Stress has a reputation as a bad thing. We typically think of work, family or life stress, but we’re going to discuss stress in terms of strength and conditioning, fitness and physical rehab. Stress still gets a bad rep in this setting. We hear phrases like, “squatting past your toes stresses your knees” or “deadlifting stresses your back”. We think of stress as a bad thing, but it’s really important to understand what stress actually means.
There is a mathematical formula for calculating stress in a physical sense. Stress equals force divided by surface area. Stress increases when the force increases and/or the surface area impacted decreases. Inversely, stress decreases when the force decreases and/or the surface area increases. An easy example is to think lying on a bed of nails. While pointed, our entire body weight (or force) is spread over a large surface of nails, versus if we were to try and lay on one single nail it would surely puncture our skin. With specific exercises, we can bias certain tissues more in order to achieve our goals.
While we cannot truly quantity stress in a clinical training/rehab setting, the concept can be taken further to help maximize rehab and performance with a few added qualifiers.
#1: Stress needs context:
Stress is just stress- it is not inherently good or bad. A 100lbs dumbbell needs context to mean anything. A 100lbs single-arm bicep curl probably is a lot of weight. Squatting 100lbs? Probably not a lot. But even that needs further context. For a patient recovering from ACL reconstruction surgery, squatting 100lbs is a big milestone, whereas for a powerlifter a 100lbs squat is probably a warm-up. Which leads to the next point…
#2: Stress is relative:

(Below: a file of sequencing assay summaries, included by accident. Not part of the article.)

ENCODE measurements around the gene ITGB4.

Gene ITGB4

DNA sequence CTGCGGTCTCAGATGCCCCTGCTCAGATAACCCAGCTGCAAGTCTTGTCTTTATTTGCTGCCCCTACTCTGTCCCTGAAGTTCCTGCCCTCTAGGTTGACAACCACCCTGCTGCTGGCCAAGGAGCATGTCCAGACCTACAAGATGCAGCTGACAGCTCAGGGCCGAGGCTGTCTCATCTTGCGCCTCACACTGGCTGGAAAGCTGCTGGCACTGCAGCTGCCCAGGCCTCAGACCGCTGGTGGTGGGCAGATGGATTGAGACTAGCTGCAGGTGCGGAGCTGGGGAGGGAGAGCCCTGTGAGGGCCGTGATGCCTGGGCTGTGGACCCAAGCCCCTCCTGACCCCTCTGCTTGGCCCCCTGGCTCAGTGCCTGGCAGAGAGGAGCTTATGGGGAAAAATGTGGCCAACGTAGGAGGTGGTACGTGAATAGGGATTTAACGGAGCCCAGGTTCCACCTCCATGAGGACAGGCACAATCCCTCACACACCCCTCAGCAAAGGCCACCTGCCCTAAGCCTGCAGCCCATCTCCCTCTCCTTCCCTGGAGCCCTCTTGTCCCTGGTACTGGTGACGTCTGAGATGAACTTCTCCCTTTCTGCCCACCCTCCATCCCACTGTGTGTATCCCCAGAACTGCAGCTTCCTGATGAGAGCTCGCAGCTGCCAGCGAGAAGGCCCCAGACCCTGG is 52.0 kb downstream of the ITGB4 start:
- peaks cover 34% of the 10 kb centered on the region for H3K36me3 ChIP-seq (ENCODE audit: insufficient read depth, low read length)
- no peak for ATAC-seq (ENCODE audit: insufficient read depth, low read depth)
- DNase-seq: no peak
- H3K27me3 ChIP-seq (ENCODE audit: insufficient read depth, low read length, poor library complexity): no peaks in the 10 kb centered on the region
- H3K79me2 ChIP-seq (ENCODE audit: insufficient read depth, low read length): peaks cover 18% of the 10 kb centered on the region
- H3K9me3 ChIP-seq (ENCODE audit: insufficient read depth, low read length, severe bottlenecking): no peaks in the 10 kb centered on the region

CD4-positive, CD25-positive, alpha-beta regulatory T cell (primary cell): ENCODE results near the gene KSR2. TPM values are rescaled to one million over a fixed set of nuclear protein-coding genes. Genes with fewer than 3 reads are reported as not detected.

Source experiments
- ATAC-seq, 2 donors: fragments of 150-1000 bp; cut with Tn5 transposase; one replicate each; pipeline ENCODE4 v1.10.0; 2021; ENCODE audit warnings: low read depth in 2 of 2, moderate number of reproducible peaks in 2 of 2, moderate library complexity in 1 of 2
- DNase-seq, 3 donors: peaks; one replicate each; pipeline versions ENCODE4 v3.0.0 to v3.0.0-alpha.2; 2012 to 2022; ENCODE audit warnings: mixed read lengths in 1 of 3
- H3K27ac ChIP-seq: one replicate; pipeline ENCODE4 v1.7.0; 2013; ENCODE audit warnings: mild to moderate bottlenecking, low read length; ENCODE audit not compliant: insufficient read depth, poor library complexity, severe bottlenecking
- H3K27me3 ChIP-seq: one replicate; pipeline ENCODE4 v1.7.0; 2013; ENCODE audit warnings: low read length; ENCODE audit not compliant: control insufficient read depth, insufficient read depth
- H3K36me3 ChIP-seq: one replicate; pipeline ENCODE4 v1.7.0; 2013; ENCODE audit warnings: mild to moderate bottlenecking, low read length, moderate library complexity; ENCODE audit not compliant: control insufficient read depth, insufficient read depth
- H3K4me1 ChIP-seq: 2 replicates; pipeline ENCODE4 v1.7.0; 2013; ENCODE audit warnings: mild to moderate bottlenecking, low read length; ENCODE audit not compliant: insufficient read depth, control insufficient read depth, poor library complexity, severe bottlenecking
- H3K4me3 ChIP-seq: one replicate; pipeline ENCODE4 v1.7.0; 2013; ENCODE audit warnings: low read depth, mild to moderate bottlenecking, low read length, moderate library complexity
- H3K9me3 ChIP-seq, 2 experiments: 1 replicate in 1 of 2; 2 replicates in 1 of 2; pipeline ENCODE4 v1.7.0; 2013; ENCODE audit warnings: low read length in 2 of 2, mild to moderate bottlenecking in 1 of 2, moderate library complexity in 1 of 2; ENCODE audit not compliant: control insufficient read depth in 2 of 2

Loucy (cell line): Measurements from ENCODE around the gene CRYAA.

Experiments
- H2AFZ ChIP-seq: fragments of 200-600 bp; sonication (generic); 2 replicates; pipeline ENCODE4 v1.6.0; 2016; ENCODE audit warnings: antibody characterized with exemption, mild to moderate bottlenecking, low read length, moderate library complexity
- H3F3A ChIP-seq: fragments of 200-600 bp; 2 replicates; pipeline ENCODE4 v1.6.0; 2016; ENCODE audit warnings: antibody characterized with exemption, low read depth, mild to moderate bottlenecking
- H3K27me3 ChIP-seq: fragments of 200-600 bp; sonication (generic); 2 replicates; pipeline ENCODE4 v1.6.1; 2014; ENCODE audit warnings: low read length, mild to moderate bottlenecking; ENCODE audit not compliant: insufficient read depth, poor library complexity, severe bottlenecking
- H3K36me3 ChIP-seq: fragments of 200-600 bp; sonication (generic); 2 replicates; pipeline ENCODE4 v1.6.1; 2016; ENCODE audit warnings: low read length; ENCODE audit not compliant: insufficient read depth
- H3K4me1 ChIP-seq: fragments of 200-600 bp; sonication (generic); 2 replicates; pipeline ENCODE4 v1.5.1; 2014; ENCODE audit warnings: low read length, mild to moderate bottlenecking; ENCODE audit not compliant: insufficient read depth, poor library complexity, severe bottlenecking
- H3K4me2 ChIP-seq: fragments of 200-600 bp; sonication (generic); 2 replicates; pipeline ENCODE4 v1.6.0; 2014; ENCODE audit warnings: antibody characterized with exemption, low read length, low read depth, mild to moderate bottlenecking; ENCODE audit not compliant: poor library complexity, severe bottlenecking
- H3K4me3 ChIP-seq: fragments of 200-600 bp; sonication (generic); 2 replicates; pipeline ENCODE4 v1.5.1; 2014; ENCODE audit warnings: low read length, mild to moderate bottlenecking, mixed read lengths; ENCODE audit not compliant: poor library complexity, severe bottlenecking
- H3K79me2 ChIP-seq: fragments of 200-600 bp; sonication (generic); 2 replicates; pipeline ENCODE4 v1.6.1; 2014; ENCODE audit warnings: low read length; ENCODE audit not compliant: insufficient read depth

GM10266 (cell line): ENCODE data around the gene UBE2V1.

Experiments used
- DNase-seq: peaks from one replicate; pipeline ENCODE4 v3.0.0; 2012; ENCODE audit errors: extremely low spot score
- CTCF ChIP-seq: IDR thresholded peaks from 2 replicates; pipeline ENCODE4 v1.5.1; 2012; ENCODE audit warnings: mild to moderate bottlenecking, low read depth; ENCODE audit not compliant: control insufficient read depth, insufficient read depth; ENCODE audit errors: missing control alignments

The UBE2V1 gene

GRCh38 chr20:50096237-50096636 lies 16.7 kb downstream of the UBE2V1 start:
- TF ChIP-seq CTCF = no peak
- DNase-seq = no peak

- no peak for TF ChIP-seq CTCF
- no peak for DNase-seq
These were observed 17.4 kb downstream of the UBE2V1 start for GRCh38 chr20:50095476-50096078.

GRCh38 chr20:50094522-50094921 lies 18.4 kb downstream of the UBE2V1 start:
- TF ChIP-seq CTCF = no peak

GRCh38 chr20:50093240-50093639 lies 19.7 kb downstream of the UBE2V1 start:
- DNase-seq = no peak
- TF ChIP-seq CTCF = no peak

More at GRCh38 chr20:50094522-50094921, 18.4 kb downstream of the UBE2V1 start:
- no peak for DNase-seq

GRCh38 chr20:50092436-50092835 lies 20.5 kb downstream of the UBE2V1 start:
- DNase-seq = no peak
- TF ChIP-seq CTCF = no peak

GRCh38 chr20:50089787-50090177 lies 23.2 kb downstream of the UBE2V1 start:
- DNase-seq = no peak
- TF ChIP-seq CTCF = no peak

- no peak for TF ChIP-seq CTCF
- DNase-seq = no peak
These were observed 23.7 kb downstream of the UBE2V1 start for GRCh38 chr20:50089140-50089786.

What’s probably more important than the actual stress is our ability to handle or tolerate that stress. That 100lbs squat for the ACL patient is a lot because they’ve just experienced a traumatic injury requiring surgery, and they need time to build their strength back. For that powerlifter, a 100lbs squat is not a lot of weight because they’re used to squatting 500lbs+. But even for both individuals, their ability to tolerate stress is going to fluctuate daily based on many factors- sleep, nutrition, hydration, work/family/life matters, etc…
#3: The human body is adaptive:
It’s important to remember we are not machines; we are living, human beings, and our bodies show remarkable ability to adapt. When we workout, we apply a stress to our body, and our body responds to that stimulus by getting bigger and stronger. When we stop working out for a period of time, our body responds by deconditioning. However, when we are exposed to stress greater than what we can tolerate, that is when pain and injury can occur. So we need to find a stressor that is enough of a stimulus for adaptation, but not too much that it leads to injury; aka the Goldilocks zone.
#4: Stress can be good, and is needed:
Because of the negative connotations we have with the word “stress” maybe we just need to rename our terms. Working out does stress our muscles, but we just don’t think of it as stress in the same context. So maybe “load” is a better word. In a training/rehab setting, we need to progressively load our joints, muscles, tendons and ligaments within that Goldilocks zone because our body adapts to the loads that are placed upon it.
It’s not fair to say “that exercise causes stress” because it lacks context; but that is also kind of the point if we want to get stronger. We want to stress ourselves. We need to apply stress to our muscles/tendons/ligaments/bones at an appropriate amount to build capacity and return from an injury. But too much stress, more than what we can tolerate, can be bad. Good strength training and injury rehabilitation means progressively applying more stress or load to a person so that they adapt and are able to handle the demands of their sport or activity.